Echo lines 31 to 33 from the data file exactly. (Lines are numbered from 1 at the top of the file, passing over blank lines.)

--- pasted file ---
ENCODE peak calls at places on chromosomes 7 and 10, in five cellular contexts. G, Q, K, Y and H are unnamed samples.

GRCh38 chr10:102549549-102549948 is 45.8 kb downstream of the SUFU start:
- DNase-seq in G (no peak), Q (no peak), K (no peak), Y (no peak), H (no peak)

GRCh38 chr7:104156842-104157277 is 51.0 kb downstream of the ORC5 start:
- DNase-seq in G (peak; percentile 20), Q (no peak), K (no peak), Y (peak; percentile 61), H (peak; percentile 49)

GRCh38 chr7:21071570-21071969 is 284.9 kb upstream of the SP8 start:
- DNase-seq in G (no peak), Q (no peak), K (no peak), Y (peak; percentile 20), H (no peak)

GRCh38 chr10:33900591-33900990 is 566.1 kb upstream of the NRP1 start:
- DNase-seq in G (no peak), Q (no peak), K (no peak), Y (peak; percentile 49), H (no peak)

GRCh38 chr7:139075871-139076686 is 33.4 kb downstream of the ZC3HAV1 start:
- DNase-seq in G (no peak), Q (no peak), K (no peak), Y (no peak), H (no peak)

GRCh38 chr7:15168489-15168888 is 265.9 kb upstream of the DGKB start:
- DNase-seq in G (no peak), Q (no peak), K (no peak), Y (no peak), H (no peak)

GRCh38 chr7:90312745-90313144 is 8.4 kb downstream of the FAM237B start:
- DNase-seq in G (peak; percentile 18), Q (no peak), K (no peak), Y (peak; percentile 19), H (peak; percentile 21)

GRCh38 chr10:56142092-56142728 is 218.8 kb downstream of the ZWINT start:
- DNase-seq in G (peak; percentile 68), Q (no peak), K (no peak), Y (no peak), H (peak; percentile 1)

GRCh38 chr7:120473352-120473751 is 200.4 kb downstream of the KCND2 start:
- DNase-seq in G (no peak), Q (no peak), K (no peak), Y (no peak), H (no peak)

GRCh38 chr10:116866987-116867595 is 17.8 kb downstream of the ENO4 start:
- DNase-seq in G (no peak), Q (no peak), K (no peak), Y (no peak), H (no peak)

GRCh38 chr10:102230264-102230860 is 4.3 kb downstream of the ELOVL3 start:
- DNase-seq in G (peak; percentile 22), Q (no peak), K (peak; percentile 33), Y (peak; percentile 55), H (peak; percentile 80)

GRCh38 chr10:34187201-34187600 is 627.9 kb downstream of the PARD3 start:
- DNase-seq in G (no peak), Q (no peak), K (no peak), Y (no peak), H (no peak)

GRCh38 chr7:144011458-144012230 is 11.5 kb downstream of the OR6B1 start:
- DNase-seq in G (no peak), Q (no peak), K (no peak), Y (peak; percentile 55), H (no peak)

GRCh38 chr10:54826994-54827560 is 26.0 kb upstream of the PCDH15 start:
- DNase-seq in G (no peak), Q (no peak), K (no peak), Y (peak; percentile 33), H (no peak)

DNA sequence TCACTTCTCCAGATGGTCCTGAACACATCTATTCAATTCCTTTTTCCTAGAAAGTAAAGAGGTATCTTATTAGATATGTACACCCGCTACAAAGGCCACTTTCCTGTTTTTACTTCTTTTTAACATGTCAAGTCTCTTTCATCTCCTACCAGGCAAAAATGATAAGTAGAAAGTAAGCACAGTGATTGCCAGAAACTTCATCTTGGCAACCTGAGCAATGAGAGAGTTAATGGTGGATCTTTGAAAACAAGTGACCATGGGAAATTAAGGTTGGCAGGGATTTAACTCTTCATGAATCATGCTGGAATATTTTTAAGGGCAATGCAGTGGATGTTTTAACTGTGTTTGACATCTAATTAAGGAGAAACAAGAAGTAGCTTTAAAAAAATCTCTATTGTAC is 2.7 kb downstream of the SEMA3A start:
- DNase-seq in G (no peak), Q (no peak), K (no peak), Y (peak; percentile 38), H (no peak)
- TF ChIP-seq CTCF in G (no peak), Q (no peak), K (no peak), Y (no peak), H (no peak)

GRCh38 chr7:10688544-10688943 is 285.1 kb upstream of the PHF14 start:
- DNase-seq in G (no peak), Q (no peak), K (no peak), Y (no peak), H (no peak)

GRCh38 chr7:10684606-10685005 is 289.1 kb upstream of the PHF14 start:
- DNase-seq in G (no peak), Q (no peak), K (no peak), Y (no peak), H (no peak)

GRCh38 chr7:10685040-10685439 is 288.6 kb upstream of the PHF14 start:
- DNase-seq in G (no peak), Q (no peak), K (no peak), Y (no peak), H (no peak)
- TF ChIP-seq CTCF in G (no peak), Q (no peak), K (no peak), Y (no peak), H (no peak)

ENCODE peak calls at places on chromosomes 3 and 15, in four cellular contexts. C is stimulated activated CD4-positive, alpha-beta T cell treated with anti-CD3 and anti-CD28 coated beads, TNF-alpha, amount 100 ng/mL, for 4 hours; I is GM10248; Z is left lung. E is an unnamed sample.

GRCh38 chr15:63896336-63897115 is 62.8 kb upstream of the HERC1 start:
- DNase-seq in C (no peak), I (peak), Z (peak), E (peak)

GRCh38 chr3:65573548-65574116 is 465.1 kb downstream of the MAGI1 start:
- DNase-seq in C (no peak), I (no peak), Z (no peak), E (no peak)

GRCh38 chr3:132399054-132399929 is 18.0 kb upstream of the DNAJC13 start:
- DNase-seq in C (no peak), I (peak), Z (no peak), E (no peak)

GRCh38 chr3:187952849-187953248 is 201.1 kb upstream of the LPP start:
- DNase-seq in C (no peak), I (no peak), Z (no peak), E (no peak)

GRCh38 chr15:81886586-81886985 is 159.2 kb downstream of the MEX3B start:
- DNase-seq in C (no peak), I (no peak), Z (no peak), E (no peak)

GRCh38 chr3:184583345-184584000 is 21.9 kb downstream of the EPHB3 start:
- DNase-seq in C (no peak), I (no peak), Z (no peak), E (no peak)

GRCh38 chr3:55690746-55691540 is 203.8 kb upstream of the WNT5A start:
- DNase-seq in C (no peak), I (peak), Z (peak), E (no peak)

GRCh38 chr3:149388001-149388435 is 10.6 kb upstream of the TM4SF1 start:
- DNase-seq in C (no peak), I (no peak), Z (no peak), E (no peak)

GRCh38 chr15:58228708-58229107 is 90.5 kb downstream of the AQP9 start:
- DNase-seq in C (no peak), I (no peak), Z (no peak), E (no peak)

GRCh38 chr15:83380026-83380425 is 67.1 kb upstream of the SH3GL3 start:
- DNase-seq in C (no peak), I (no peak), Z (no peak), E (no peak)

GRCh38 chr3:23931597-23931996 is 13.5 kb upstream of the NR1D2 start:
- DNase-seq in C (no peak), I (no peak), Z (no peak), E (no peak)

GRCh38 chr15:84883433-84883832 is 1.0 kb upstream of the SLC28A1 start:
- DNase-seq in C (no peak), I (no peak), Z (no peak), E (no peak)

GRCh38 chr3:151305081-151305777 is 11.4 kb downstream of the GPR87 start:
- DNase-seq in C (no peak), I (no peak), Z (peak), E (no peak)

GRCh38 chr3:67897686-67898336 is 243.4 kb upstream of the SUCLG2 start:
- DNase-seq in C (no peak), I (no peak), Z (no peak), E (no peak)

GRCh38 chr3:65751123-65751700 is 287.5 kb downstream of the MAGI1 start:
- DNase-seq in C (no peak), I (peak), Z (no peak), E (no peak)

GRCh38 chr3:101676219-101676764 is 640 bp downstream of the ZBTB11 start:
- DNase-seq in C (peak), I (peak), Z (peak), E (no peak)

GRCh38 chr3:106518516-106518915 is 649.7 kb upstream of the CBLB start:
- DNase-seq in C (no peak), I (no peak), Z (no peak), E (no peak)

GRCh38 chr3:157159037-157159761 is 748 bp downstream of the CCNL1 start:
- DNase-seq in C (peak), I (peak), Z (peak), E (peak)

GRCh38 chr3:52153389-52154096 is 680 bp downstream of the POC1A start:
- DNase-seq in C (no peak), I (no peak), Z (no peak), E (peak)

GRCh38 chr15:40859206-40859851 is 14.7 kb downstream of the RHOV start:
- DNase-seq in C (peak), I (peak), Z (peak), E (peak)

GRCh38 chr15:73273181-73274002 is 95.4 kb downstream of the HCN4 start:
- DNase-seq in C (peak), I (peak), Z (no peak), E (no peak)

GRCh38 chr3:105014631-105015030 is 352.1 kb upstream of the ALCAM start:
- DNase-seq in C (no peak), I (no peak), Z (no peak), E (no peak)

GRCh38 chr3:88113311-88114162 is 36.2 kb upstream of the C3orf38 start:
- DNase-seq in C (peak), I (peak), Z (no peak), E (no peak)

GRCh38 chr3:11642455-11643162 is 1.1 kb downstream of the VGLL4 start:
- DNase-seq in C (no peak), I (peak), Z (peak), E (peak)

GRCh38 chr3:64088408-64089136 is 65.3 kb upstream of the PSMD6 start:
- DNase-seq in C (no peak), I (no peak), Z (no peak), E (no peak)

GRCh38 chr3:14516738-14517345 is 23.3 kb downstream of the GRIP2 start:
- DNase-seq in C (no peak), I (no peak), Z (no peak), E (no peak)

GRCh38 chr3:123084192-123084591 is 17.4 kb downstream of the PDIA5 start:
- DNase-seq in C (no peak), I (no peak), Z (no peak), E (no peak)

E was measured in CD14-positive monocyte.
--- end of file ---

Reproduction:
- DNase-seq in G (no peak), Q (no peak), K (no peak), Y (peak; percentile 38), H (no peak)
- TF ChIP-seq CTCF in G (no peak), Q (no peak), K (no peak), Y (no peak), H (no peak)

GRCh38 chr7:10688544-10688943 is 285.1 kb upstream of the PHF14 start: